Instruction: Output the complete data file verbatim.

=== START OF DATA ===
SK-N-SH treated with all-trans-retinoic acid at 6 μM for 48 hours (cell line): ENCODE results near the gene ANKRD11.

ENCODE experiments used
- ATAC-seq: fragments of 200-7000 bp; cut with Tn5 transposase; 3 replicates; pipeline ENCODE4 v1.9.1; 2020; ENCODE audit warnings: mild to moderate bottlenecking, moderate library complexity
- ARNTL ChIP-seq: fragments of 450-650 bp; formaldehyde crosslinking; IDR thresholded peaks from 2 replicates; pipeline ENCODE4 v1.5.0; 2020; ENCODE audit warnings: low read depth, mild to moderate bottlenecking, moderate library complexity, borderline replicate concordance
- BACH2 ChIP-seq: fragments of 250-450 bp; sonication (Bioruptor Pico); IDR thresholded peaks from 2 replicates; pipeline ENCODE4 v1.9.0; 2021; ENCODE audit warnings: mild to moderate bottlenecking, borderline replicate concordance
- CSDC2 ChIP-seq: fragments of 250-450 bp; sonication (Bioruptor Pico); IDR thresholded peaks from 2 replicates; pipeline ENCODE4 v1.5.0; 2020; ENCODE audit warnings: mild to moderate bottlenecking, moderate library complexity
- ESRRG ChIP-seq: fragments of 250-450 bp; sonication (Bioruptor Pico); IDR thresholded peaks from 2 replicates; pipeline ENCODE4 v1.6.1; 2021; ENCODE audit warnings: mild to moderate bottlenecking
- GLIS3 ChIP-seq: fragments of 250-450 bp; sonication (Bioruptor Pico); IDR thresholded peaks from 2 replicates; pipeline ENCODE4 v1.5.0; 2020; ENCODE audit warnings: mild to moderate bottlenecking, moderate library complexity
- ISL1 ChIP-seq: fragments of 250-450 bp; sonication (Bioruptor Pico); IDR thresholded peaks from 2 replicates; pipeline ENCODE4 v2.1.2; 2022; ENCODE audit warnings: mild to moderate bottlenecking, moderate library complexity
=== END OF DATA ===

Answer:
SK-N-SH treated with all-trans-retinoic acid at 6 μM for 48 hours (cell line): ENCODE results near the gene ANKRD11.

ENCODE experiments used
- ATAC-seq: fragments of 200-7000 bp; cut with Tn5 transposase; 3 replicates; pipeline ENCODE4 v1.9.1; 2020; ENCODE audit warnings: mild to moderate bottlenecking, moderate library complexity
- ARNTL ChIP-seq: fragments of 450-650 bp; formaldehyde crosslinking; IDR thresholded peaks from 2 replicates; pipeline ENCODE4 v1.5.0; 2020; ENCODE audit warnings: low read depth, mild to moderate bottlenecking, moderate library complexity, borderline replicate concordance
- BACH2 ChIP-seq: fragments of 250-450 bp; sonication (Bioruptor Pico); IDR thresholded peaks from 2 replicates; pipeline ENCODE4 v1.9.0; 2021; ENCODE audit warnings: mild to moderate bottlenecking, borderline replicate concordance
- CSDC2 ChIP-seq: fragments of 250-450 bp; sonication (Bioruptor Pico); IDR thresholded peaks from 2 replicates; pipeline ENCODE4 v1.5.0; 2020; ENCODE audit warnings: mild to moderate bottlenecking, moderate library complexity
- ESRRG ChIP-seq: fragments of 250-450 bp; sonication (Bioruptor Pico); IDR thresholded peaks from 2 replicates; pipeline ENCODE4 v1.6.1; 2021; ENCODE audit warnings: mild to moderate bottlenecking
- GLIS3 ChIP-seq: fragments of 250-450 bp; sonication (Bioruptor Pico); IDR thresholded peaks from 2 replicates; pipeline ENCODE4 v1.5.0; 2020; ENCODE audit warnings: mild to moderate bottlenecking, moderate library complexity
- ISL1 ChIP-seq: fragments of 250-450 bp; sonication (Bioruptor Pico); IDR thresholded peaks from 2 replicates; pipeline ENCODE4 v2.1.2; 2022; ENCODE audit warnings: mild to moderate bottlenecking, moderate library complexity